Careers rarely develop the way we plan them. Our career path often takes many twists and turns, with particular events, choices and people influencing our direction.

We asked Rasaq Falade from An Garda Síochána to give some advice for people considering this job:


Rasaq Falade

Garda Reserve

An Garda Síochána

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  Rasaq Falade
Anyone considering this job should be ready to work thoughtfully rather than reactively. Also they should be emotionally present and ready to facilitate meaningful conversation.

Realists are usually interested in 'things' - such as buildings, mechanics, equipment, tools, electronics etc. Their primary focus is dealing with these - as in building, fixing, operating or designing them. Involvement in these areas leads to high manual skills, or a fine aptitude for practical design - as found in the various forms of engineering.

Realists like to find practical solutions to problems using tools, technology and skilled work. Realists usually prefer to be active in their work environment, often do most of their work alone, and enjoy taking decisive action with a minimum amount of discussion and paperwork.
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Administrative Officer - Department of An Taoiseach

"While government decides policy, we are responsible for and seeing it effectively implemented on the ground." David Crowe, Administrative Officer - Department of The Taoiseach. 

During my studies in the areas of Corporate Law and Economic Science in National University of Ireland, Galway; I had never really considered the civil service as a career, as they weren’t hiring at the time.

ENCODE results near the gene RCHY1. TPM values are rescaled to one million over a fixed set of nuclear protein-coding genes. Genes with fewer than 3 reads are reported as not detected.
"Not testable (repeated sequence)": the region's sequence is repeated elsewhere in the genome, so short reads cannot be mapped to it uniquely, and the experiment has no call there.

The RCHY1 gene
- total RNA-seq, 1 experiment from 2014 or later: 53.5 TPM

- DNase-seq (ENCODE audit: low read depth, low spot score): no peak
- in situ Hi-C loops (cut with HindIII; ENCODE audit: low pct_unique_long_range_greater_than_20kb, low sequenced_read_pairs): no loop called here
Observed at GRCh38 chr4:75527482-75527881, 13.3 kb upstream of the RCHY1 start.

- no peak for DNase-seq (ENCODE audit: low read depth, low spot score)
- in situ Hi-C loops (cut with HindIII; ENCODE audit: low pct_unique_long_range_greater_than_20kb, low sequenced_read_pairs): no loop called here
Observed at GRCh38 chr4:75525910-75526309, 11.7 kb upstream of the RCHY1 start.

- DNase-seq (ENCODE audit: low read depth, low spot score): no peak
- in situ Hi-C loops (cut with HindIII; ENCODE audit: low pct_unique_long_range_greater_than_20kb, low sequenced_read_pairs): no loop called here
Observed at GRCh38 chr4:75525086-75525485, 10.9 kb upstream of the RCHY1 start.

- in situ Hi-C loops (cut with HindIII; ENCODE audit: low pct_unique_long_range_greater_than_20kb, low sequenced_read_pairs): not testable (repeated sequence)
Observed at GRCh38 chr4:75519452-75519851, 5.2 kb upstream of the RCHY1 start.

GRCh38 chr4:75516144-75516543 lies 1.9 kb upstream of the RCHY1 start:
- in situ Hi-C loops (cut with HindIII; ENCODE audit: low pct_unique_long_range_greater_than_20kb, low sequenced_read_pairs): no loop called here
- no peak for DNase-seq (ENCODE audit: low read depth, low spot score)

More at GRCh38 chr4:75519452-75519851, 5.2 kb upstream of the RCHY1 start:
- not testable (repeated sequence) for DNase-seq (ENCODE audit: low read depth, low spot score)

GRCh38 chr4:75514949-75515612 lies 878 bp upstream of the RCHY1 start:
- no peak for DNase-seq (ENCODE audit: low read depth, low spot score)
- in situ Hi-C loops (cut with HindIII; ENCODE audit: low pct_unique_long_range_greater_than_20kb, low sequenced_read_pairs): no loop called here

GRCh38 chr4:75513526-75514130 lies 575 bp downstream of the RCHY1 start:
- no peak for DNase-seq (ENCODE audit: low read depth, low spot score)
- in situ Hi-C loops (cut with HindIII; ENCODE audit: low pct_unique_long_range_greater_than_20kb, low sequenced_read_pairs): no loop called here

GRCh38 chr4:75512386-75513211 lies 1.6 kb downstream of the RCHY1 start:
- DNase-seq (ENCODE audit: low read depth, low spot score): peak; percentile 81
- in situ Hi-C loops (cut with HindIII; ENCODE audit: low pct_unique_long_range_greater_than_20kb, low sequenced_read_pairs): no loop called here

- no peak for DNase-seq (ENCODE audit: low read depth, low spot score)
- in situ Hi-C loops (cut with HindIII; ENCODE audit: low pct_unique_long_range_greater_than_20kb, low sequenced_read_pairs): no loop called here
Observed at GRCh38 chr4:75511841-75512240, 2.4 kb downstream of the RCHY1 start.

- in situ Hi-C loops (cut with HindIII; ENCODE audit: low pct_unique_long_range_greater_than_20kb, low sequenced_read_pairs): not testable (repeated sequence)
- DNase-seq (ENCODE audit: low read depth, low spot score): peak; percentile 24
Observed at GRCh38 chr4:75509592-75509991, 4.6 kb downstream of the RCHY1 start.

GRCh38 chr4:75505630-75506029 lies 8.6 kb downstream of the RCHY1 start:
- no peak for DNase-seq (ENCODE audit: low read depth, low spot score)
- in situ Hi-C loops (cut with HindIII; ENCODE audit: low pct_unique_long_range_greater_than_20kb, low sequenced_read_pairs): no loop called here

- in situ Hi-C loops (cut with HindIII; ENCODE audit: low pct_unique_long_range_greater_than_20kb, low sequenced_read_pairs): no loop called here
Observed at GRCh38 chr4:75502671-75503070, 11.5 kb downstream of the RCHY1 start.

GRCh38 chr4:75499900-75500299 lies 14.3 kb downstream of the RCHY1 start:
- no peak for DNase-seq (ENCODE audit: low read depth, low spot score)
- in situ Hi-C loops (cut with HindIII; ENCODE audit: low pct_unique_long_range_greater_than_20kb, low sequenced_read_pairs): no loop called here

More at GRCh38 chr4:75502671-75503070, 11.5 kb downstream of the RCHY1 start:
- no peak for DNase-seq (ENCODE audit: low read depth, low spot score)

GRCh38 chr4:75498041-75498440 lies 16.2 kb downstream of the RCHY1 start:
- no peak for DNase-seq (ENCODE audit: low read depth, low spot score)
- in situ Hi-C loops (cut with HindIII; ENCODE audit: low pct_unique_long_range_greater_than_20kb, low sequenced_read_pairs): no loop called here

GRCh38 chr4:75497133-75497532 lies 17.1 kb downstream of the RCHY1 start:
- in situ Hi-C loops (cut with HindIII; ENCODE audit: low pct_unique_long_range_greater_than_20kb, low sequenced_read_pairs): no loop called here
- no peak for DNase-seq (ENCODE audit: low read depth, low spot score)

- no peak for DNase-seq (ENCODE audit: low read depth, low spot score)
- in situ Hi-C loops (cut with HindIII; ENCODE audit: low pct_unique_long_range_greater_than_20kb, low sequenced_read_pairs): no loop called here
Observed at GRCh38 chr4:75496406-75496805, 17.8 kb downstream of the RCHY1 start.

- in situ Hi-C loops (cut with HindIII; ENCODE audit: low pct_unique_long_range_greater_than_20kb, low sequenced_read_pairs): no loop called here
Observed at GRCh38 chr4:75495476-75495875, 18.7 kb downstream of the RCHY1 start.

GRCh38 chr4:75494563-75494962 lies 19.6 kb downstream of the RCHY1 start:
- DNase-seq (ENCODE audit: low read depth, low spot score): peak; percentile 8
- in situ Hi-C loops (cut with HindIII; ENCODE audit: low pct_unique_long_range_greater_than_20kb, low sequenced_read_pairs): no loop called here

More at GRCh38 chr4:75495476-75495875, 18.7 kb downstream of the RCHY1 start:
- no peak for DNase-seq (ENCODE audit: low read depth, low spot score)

Seeing the competition advertised gave me the chance to seriously consider it for the first time. When I first applied I knew very little about the role and duties of the civil service in the running of government.

Since then I’ve learnt a lot about the importance of what we’re responsible for and the effect we can have on the people of the country. While government decides policy, we are responsible for and seeing it effectively implemented on the ground. Supporting government in setting policy, it’s an exciting challenge to be part of.

I am currently working in the Economic, Northern Ireland and International division in the Department of the Taoiseach. While only a very recent entrant, I’ve already prepared briefings for the Taoiseach and other senior officials and played a real role in drafting the National Reform Programme before its submission to the European Commission.

This was cross-government document which required us to work with many other departments and required a wide range of skills. This provided the most memorable moment so far for me, when I attended an Oireachtas Committee with Minister of State Donohoe about the National Reform Programme.

I have found the managers and colleagues in the division to be extremely supportive in helping me settle in and providing guidance on my work and there has been a wide range of training provided by IGEES (Irish Government Economic and Evaluation Service) to continue my professional development. The flexible working hours have been a real bonus in the position, making the work-life balance much easier to manage.

I’m currently looking forward to the opportunities for travel and varied work the job presents. In fact, a colleague in the division is currently in Shanghai and there are annual programs to go on secondment with European agencies.

There is also huge potential for varied work in the civil service as I can be rotated to another department in the service for a period of time, giving me the chance to add breadth to my career.

Article by: David Crowe